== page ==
In Balochistan, each new initiative has a defined path and life cycle as if following some law – the law of fresh starts. This life cycle is, over and again, haunted by the same ghosts: an alarming situation triggering loud and generous claims of the government, the shuffling of files and the forming of committees, the cutting of ribbons and digging of ditches and finally the brushing off of the initiative down the same ditches with endless files and officials making a thick layer of dust topping.
In case one is wondering why is it so: this is what happens when a province is run not from the policy houses but from the drawing rooms fuming with smoke. The same policymakers of drawing rooms once awakened, after the completion of their tenure or ouster through political infighting, quite ironically, call for a “new and fresh start” despite having led the previous initiatives themselves to a grinding halt successfully.
Each of these policymakers through the course of history, has shown their liking for the beginning of things – the turbo-charged atmosphere filled with hope – and utmost hate to the chalking out of initiatives to the end: it requires courage, hard work and perseverance, qualities found very rare. It’s this reason why Balochistan, since its inception, has been subjected to these “fresh starts” a dozen times, each one staler than the last.
Yet, despite what the history tells us the same slogans still echo the drawing rooms: the latest addition to the leaderboard, warmed over for the second time is the Quetta Master Plan. And while the first attempt at the Quetta Master Plan in 1986, thanks to the bureaucratic red tapping, couldn’t get to see the light of day, let’s hope the recent one, under the commission of Punjab Urban Unit, does. Let us contribute, in the meanwhile, in whatever positive way possible. The paper is one such endeavor.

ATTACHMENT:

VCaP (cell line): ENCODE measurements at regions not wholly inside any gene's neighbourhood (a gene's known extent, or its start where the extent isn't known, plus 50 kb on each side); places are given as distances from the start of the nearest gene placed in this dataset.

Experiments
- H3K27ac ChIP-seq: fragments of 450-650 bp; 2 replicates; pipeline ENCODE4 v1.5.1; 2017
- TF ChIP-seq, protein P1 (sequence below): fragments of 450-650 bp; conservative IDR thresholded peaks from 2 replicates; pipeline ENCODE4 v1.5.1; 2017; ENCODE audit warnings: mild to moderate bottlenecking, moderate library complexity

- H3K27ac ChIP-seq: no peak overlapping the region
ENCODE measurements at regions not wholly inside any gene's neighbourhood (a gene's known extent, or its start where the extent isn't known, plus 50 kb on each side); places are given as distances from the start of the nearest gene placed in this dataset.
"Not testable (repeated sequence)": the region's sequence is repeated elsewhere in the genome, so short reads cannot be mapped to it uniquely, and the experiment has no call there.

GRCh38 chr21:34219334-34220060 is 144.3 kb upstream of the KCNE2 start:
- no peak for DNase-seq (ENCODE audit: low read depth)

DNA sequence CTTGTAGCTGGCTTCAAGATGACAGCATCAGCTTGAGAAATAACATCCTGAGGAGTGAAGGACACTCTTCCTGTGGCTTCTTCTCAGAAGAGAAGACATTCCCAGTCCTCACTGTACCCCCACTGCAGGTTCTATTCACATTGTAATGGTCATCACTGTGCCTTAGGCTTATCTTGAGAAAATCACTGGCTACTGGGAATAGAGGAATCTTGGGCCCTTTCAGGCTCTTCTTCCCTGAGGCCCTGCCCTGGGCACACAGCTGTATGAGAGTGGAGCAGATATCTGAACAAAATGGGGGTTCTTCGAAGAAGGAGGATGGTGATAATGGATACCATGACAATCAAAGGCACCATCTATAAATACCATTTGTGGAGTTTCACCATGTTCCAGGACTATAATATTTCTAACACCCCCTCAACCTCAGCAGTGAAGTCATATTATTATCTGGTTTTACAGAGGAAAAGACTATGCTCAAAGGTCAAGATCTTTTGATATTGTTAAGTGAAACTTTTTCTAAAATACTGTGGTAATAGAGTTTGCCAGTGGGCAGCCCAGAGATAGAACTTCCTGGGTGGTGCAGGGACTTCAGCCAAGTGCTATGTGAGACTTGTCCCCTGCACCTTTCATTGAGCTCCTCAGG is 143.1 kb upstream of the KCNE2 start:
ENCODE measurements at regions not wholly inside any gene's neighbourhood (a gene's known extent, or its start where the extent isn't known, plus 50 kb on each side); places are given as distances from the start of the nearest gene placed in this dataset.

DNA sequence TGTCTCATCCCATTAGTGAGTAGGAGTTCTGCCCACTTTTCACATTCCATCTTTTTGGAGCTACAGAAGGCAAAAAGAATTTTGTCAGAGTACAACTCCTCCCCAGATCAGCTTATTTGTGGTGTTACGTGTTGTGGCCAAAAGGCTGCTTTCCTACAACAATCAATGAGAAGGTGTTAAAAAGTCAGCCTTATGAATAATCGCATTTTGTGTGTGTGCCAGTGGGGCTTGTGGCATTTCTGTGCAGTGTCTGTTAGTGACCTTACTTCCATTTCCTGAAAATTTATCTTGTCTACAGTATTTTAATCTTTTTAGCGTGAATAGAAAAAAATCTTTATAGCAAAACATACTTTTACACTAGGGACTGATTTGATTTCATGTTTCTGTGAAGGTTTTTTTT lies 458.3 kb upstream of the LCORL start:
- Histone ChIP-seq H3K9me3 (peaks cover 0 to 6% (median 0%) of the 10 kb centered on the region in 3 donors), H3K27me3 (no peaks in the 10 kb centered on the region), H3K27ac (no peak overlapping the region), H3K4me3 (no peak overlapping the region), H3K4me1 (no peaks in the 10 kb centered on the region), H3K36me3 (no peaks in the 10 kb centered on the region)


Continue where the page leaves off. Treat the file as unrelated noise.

The overall process of Master planning is divided chiefly into two parts: Planning and Implementation. Planning is making choices among the open future options and then securing its implementation through the allocation of necessary resources. But what makes plan the Master Plan is its implementation process: the soul of the master plan. A city, not master planned gets trapped in a laissez-faire development with serious long-term repercussions, Quetta is one glaring example. Also, master planning is not a one-time activity, merely drafting one is not enough, it’s a thoroughly hectic and continuous process. However, If the government of Balochistan treats it as a one-time activity, then stay assured this project will go down the chronicles as one of the biggest wastes of financial and human resources ever in the province’s history.
On planning – Asian Coalition for Housing Rights (ACHR), an Asia-Pacific Network of professionals working on housing and urban issues related to poor communities decided in 2003 to carry out research on eight Asian cities. The cities chosen were as different from each other as possible in political, social and physical terms. Through an analysis of the successes and failures of these cities in managing growth, four planning principles were identified applying which cities were seen to be less conflict-prone, economically sustainable, and livable for the majority of their population. These principles were: one, planning must respect the ecology of the area where the city is located, failure to do so leaves it more vulnerable to natural disasters, the recent devastating floods in Quetta gave us a vivid picture. Two, land use has to be determined on the basis of social and environmental considerations, not on land value alone. Pushing the poorer segments of the population out of the city creates nothing but disparity, fragmentation and economic loss.